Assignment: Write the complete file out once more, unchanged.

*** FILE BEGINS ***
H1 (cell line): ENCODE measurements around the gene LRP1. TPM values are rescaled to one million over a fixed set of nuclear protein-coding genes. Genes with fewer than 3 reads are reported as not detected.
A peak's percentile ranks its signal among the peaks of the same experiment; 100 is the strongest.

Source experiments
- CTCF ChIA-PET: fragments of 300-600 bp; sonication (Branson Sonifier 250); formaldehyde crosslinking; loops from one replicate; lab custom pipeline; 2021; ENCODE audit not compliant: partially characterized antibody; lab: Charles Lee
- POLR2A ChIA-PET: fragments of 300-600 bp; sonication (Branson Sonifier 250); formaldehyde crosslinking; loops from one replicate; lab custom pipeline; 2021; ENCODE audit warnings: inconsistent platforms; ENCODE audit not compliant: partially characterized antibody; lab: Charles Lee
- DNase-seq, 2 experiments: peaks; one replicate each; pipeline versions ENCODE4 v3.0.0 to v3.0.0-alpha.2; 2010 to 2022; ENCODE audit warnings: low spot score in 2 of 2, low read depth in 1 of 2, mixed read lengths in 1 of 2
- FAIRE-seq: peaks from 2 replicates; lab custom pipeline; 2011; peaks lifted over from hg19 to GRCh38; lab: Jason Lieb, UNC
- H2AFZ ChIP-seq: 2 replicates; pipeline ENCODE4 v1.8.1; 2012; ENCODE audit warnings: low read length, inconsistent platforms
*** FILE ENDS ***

H1 (cell line): ENCODE measurements around the gene LRP1. TPM values are rescaled to one million over a fixed set of nuclear protein-coding genes. Genes with fewer than 3 reads are reported as not detected.
A peak's percentile ranks its signal among the peaks of the same experiment; 100 is the strongest.

Source experiments
- CTCF ChIA-PET: fragments of 300-600 bp; sonication (Branson Sonifier 250); formaldehyde crosslinking; loops from one replicate; lab custom pipeline; 2021; ENCODE audit not compliant: partially characterized antibody; lab: Charles Lee
- POLR2A ChIA-PET: fragments of 300-600 bp; sonication (Branson Sonifier 250); formaldehyde crosslinking; loops from one replicate; lab custom pipeline; 2021; ENCODE audit warnings: inconsistent platforms; ENCODE audit not compliant: partially characterized antibody; lab: Charles Lee
- DNase-seq, 2 experiments: peaks; one replicate each; pipeline versions ENCODE4 v3.0.0 to v3.0.0-alpha.2; 2010 to 2022; ENCODE audit warnings: low spot score in 2 of 2, low read depth in 1 of 2, mixed read lengths in 1 of 2
- FAIRE-seq: peaks from 2 replicates; lab custom pipeline; 2011; peaks lifted over from hg19 to GRCh38; lab: Jason Lieb, UNC
- H2AFZ ChIP-seq: 2 replicates; pipeline ENCODE4 v1.8.1; 2012; ENCODE audit warnings: low read length, inconsistent platforms